Amancio Ortega: the Zara founder and surprising billionaire becomes world’s richest man

Some clothing store bosses are famous figures and household names, however billionaire Zara founder Amancio Ortega prefers to keep out of the limelight.

 

Earlier this week, Ortega’s fortune surpassed that of Microsoft founder Bill Gates, making the fashion guru the world’s richest man throughout Wednesday and Thursday. Fluctuating share prices later moved Ortega back into second place in the global rankings – still no mean feat, for an 80-year old grandfather from humble beginnings.

 

Ortega stepped down as chief executive at Zara’s parent company Inditex in 2011, but still continues to work – despite being old enough to retire. Everyday, the Spanish entrepreneur makes the 10km journey from his home to the Inditex headquarters, which are based just outside the town of A Coruna where the Zara brand was first launched. Unlike many other billionaires around the globe, Ortega has chosen to keep a low profile, avoiding interviews and media appearance whenever possible.

 

Ortega was born in 1936, just before the outbreak of Spain’s civil war. The family struggled to make ends meet, and following an incident where his mother could not afford to pay for the family’s grocery shopping, young Ortega left school, and went to work in a shirt shop. Following years of further experience with other retailers, Amancio set up business with members of his family and his future wife Rosalia, launching a textile manufacturing company then the Zara brand.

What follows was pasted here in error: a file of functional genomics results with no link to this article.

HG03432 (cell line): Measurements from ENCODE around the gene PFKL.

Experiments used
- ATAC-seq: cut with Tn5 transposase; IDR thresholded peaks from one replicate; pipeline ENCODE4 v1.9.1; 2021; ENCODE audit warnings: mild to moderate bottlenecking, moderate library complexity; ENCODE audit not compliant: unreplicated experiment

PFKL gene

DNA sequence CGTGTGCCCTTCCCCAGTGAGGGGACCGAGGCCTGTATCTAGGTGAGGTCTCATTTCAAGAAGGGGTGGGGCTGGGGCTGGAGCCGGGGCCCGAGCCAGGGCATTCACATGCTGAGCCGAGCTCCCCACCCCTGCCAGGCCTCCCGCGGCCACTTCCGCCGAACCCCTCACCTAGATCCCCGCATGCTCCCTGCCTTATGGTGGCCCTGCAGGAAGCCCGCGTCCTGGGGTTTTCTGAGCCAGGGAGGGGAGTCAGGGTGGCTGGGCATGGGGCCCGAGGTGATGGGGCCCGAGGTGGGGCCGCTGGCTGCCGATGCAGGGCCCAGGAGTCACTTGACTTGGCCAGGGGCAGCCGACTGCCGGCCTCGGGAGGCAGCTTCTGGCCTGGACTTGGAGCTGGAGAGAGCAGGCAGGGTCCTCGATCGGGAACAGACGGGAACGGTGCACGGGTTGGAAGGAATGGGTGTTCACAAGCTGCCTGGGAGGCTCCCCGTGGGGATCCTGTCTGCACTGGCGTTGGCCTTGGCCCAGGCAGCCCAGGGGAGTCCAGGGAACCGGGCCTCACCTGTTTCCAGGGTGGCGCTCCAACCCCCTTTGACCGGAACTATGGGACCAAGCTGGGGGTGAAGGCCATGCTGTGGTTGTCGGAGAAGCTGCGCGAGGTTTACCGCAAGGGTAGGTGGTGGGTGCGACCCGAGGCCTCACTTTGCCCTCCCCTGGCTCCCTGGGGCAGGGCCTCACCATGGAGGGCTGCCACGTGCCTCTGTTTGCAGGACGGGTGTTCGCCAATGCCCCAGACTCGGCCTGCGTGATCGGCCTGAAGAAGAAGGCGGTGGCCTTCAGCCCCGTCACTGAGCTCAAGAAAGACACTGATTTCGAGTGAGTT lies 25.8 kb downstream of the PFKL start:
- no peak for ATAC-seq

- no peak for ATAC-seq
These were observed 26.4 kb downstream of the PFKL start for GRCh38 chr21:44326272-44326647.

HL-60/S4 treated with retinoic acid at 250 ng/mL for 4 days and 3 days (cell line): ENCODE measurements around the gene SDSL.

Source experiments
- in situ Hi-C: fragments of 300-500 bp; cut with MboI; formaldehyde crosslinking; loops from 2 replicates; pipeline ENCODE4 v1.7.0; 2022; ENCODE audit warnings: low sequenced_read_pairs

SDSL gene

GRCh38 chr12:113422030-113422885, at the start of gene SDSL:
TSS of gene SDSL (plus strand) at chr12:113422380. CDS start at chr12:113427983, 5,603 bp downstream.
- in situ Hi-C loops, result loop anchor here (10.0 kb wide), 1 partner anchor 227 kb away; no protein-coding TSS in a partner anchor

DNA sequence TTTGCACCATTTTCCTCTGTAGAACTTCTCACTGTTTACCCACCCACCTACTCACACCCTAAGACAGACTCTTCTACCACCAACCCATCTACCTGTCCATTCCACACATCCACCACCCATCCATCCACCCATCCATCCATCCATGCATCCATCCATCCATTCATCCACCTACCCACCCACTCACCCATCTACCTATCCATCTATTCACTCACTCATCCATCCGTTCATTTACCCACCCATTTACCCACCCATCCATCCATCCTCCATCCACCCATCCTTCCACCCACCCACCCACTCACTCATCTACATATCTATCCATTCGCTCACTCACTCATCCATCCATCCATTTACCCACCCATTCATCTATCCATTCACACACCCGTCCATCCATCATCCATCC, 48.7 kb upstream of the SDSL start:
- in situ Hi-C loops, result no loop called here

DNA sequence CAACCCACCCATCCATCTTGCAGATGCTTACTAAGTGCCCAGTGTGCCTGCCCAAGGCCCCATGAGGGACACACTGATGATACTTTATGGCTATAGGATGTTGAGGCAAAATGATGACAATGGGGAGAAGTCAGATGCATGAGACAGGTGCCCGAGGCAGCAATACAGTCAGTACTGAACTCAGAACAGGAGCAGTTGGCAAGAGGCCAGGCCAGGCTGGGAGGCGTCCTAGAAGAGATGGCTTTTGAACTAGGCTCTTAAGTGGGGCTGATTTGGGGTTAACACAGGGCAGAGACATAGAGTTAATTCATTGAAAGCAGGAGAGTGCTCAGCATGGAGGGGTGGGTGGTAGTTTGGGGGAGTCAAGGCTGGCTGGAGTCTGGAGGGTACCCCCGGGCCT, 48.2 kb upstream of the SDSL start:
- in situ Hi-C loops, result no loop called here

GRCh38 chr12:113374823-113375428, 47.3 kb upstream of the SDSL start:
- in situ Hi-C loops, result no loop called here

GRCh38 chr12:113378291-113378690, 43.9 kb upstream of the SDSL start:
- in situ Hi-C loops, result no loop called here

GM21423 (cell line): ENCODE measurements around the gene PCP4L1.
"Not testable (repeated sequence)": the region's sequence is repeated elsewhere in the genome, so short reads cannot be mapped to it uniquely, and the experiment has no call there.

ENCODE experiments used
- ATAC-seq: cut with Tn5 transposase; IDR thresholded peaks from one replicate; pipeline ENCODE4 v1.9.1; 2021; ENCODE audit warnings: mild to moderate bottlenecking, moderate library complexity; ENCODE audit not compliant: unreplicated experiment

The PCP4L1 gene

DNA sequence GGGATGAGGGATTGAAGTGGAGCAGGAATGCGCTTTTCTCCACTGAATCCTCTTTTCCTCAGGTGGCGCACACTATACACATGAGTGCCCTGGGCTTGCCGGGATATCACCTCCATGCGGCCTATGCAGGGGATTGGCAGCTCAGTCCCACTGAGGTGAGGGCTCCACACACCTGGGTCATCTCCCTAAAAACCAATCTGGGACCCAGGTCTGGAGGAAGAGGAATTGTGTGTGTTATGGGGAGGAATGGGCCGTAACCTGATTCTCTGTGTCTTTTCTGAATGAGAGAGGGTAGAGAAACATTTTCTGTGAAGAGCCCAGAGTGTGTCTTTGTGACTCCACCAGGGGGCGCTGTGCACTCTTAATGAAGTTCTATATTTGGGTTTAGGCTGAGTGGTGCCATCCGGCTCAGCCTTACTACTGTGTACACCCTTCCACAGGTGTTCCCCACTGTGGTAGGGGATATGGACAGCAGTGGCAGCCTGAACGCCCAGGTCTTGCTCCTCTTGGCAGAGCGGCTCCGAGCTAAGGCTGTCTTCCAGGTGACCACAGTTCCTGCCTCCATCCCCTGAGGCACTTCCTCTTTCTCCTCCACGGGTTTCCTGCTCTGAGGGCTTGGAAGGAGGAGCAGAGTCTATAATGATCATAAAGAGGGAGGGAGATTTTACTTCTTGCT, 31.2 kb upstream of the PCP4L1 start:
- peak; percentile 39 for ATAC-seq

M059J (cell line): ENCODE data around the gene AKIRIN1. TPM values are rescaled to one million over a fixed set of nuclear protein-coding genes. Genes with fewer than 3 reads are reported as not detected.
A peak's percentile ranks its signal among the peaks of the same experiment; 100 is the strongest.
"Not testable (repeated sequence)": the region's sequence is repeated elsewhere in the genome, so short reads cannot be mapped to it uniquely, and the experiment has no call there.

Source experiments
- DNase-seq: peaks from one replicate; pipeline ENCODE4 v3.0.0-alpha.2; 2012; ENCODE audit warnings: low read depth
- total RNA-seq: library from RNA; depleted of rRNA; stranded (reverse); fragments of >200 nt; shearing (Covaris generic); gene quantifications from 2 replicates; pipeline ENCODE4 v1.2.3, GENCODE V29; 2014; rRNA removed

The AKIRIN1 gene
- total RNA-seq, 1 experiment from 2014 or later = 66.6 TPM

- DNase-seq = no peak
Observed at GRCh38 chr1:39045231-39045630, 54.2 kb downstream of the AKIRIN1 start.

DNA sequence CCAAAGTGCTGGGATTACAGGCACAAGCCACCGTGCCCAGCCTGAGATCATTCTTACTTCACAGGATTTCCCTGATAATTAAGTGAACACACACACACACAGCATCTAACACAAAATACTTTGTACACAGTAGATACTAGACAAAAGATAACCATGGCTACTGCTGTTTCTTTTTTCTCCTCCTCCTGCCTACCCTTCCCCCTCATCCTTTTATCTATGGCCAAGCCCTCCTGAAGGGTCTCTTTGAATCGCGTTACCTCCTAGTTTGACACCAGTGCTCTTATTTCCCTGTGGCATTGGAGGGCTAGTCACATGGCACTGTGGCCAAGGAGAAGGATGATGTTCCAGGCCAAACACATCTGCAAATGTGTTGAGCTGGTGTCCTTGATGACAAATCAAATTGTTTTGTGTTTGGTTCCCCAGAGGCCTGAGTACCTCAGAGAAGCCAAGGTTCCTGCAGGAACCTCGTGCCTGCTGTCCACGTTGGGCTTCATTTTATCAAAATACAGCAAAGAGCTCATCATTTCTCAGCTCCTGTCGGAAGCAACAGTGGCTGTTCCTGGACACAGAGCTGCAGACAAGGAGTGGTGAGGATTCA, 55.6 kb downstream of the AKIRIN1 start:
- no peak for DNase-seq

A spokesperson for Mr Ortega says the scale of his success has taken the company’s founder by surprise; he was always ambitious but never chasing wealth, and often expresses his surprise at how things have turned out. The fashion tycoon accredits Zara and its parent company Inditex’s to one thing – the speed of which it brings fashion to the consumer. Ortega felt that shops were taking too long to bring people the fashions they craved and that by the time a product arrived, fashion-conscious shoppers wanted something different. So Zara took a different approach; listens to what its shop managers said customers were wanting and buying, then ordering more of popular products or changing styles in line with demand. As Inditex manufactures predominantly in Europe, it can get products from design to shop-floor much quicker than those manufactured in Asia.

 

This business model cannot be easily copied by other brands who lack an established local supply chain, however online companies like ASOS and Boohoo take a similar approach; although on a much smaller scale. As well as Zara, Inditex owns owns Pull & Bear, Massimo Dutti and Bershka (to name just a few of it’s companies) and it’s size means that it’s lacking in competition – for the foreseeable future at least.

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